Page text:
Samsung is reeling from a corruption scandal that has put them in the crosshairs of South Korean presidential candidates, but according to reports from a recent press conference that they held, that doesn't mean that they will be restructuring in the same way that most family-owned Korean conglomerates choose to when faced with similar circumstances. Companies arranged in the way that Samsung is are commonly referred to as chaebols, and usually end up restructuring themselves into holding companies using a large number of treasury shares, company shares owned by the company themselves, and handed out to employees to denote ownership when they want to rescramble the pecking order. Not only is Samsung throwing off the typical chaebol mantle, but they are reportedly planning to cancel their treasury shares, worth some $35 billion.
It is definitely worth noting that Samsung dropped the news that they wouldn't be following the traditional chaebol structure at the same time that they announced their second best quarter ever. This puts them in a uniquely advantageous position to break free of the normal chaebol structure that has dominated the South Korean business world. On a side note, the restructuring will see Jay Lee Young, recently tried for corruption, owning only 0.6% of the company and having to build his way back to the top of the food chain. As things stand, when his father, the son of Samsung's founder, dies, Lee will face down a huge inheritance tax bill, forcing him to sell some shares to pay it. Samsung has announced that they have no plans to change this outcome.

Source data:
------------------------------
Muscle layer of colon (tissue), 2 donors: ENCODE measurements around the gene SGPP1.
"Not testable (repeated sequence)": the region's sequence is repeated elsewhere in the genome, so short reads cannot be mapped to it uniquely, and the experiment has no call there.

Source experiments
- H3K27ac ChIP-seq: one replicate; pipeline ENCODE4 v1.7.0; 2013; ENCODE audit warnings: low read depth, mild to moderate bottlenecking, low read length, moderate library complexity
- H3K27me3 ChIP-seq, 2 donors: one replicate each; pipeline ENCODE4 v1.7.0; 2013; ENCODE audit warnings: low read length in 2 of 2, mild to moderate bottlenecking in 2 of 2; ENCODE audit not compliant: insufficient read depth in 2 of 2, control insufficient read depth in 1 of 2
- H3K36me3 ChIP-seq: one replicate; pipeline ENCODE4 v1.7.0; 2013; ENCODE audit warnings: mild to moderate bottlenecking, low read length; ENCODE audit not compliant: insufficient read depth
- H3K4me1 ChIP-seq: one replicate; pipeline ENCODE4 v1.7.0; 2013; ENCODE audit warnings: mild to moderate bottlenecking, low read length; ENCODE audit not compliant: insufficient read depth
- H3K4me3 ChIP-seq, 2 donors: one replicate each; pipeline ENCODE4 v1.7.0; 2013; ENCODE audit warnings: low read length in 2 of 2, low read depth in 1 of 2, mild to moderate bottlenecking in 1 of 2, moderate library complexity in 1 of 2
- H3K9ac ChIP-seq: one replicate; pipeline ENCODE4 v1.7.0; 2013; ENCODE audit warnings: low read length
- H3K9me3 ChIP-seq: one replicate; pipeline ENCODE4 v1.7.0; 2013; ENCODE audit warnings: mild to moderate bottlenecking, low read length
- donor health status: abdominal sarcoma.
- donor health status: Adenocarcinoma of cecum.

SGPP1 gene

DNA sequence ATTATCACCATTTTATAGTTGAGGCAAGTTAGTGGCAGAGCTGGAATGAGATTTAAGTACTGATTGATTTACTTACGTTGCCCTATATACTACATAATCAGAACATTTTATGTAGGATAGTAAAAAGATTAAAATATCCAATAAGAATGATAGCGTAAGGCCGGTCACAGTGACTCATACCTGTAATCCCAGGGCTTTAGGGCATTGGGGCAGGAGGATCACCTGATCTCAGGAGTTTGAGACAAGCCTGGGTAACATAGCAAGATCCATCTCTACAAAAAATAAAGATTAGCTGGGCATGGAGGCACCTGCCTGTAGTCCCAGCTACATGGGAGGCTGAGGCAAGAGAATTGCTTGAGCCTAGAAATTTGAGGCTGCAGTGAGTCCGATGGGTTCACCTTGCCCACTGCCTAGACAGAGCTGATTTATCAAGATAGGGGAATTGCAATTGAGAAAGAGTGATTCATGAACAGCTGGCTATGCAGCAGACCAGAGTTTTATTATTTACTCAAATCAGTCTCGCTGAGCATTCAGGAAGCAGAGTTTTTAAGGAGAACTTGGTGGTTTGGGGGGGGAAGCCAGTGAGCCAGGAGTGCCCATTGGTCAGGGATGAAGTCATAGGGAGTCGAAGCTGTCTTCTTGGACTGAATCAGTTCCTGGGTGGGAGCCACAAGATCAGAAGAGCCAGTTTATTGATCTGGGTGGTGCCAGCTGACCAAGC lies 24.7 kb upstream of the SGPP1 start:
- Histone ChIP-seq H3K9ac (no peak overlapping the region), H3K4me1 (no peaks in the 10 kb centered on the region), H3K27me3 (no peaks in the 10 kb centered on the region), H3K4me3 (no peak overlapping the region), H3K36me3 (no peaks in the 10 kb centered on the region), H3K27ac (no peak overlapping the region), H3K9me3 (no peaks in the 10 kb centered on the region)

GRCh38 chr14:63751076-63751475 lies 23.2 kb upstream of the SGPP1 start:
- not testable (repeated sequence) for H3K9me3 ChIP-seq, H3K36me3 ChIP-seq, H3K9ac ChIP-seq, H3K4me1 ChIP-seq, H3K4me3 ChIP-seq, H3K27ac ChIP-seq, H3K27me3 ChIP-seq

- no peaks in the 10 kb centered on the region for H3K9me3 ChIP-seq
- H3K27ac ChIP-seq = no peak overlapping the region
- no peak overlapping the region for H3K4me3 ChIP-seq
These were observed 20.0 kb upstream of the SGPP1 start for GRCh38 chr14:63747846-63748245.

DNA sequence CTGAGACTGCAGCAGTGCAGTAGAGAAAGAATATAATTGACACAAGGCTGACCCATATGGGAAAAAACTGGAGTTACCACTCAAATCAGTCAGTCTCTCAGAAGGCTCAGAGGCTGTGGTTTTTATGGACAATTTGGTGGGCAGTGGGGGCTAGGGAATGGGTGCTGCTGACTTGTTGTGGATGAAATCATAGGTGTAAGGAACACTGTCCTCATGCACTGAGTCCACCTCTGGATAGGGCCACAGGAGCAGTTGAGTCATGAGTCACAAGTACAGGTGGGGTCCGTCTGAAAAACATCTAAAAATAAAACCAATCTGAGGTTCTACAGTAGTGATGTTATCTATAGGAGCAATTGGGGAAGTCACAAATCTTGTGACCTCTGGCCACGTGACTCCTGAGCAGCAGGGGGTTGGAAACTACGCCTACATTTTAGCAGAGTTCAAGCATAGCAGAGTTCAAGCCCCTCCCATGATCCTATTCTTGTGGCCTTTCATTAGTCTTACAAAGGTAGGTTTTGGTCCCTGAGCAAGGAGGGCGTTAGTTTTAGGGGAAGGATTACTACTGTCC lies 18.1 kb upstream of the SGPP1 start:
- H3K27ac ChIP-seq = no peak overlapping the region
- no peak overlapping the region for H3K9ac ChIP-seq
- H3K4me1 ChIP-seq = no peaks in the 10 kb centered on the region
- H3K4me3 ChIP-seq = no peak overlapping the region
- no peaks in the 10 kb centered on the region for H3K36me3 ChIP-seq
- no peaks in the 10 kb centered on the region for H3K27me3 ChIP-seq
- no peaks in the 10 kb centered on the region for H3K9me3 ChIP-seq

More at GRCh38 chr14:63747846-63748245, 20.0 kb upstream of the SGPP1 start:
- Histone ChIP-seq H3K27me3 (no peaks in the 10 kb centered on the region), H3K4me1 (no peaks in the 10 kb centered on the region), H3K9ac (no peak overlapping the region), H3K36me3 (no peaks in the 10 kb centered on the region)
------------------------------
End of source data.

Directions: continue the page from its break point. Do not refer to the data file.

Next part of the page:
Despite their oath to change things up, Samsung and other chaebols are still a prime investigatory target of the current top presidential candidate for South Korea. The cancellation of the treasury shares will give more voting power to shareholders, and make it harder for family members inside the company to force control through ownership. Investors were reportedly quite happy with the sudden shift in the balance of power between those inside and outside of Samsung, and the fundamental changes to the way that Samsung approaches business decisions as a result could help them to stay out of regulatory crosshairs.